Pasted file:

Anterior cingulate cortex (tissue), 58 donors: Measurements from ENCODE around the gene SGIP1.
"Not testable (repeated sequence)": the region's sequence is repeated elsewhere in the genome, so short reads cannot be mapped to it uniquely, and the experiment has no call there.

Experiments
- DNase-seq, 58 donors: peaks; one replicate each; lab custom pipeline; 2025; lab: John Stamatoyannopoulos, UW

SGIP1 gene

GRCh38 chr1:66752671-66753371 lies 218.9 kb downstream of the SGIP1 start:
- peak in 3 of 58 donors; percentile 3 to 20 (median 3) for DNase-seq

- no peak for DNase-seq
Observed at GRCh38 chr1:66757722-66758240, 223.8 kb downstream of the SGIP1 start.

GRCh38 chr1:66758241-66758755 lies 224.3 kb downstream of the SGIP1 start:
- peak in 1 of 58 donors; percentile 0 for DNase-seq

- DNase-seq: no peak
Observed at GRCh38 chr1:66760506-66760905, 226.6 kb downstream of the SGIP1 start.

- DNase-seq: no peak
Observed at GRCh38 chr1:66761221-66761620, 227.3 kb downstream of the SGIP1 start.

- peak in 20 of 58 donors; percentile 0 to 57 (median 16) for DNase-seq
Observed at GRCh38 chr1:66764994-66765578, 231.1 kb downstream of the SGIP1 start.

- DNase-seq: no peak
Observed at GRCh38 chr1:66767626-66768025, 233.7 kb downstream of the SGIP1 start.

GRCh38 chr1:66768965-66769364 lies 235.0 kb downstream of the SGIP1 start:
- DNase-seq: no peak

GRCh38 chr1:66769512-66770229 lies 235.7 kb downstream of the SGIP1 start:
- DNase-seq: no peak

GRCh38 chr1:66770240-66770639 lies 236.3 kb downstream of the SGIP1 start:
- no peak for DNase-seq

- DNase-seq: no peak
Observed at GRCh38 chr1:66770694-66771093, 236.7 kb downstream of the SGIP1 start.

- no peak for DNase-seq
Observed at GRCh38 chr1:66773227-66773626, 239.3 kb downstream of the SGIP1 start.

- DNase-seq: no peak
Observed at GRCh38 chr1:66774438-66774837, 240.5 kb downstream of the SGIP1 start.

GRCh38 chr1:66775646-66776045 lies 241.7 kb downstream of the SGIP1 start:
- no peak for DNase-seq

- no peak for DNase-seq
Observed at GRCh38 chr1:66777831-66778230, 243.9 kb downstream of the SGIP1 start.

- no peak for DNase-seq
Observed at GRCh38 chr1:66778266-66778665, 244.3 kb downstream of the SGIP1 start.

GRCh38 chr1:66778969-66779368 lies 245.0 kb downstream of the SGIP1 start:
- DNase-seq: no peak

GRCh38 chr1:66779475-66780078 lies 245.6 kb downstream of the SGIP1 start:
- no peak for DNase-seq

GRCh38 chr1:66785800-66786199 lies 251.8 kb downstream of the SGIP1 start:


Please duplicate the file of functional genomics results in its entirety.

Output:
Anterior cingulate cortex (tissue), 58 donors: Measurements from ENCODE around the gene SGIP1.
"Not testable (repeated sequence)": the region's sequence is repeated elsewhere in the genome, so short reads cannot be mapped to it uniquely, and the experiment has no call there.

Experiments
- DNase-seq, 58 donors: peaks; one replicate each; lab custom pipeline; 2025; lab: John Stamatoyannopoulos, UW

SGIP1 gene

GRCh38 chr1:66752671-66753371 lies 218.9 kb downstream of the SGIP1 start:
- peak in 3 of 58 donors; percentile 3 to 20 (median 3) for DNase-seq

- no peak for DNase-seq
Observed at GRCh38 chr1:66757722-66758240, 223.8 kb downstream of the SGIP1 start.

GRCh38 chr1:66758241-66758755 lies 224.3 kb downstream of the SGIP1 start:
- peak in 1 of 58 donors; percentile 0 for DNase-seq

- DNase-seq: no peak
Observed at GRCh38 chr1:66760506-66760905, 226.6 kb downstream of the SGIP1 start.

- DNase-seq: no peak
Observed at GRCh38 chr1:66761221-66761620, 227.3 kb downstream of the SGIP1 start.

- peak in 20 of 58 donors; percentile 0 to 57 (median 16) for DNase-seq
Observed at GRCh38 chr1:66764994-66765578, 231.1 kb downstream of the SGIP1 start.

- DNase-seq: no peak
Observed at GRCh38 chr1:66767626-66768025, 233.7 kb downstream of the SGIP1 start.

GRCh38 chr1:66768965-66769364 lies 235.0 kb downstream of the SGIP1 start:
- DNase-seq: no peak

GRCh38 chr1:66769512-66770229 lies 235.7 kb downstream of the SGIP1 start:
- DNase-seq: no peak

GRCh38 chr1:66770240-66770639 lies 236.3 kb downstream of the SGIP1 start:
- no peak for DNase-seq

- DNase-seq: no peak
Observed at GRCh38 chr1:66770694-66771093, 236.7 kb downstream of the SGIP1 start.

- no peak for DNase-seq
Observed at GRCh38 chr1:66773227-66773626, 239.3 kb downstream of the SGIP1 start.

- DNase-seq: no peak
Observed at GRCh38 chr1:66774438-66774837, 240.5 kb downstream of the SGIP1 start.

GRCh38 chr1:66775646-66776045 lies 241.7 kb downstream of the SGIP1 start:
- no peak for DNase-seq

- no peak for DNase-seq
Observed at GRCh38 chr1:66777831-66778230, 243.9 kb downstream of the SGIP1 start.

- no peak for DNase-seq
Observed at GRCh38 chr1:66778266-66778665, 244.3 kb downstream of the SGIP1 start.

GRCh38 chr1:66778969-66779368 lies 245.0 kb downstream of the SGIP1 start:
- DNase-seq: no peak

GRCh38 chr1:66779475-66780078 lies 245.6 kb downstream of the SGIP1 start:
- no peak for DNase-seq

GRCh38 chr1:66785800-66786199 lies 251.8 kb downstream of the SGIP1 start: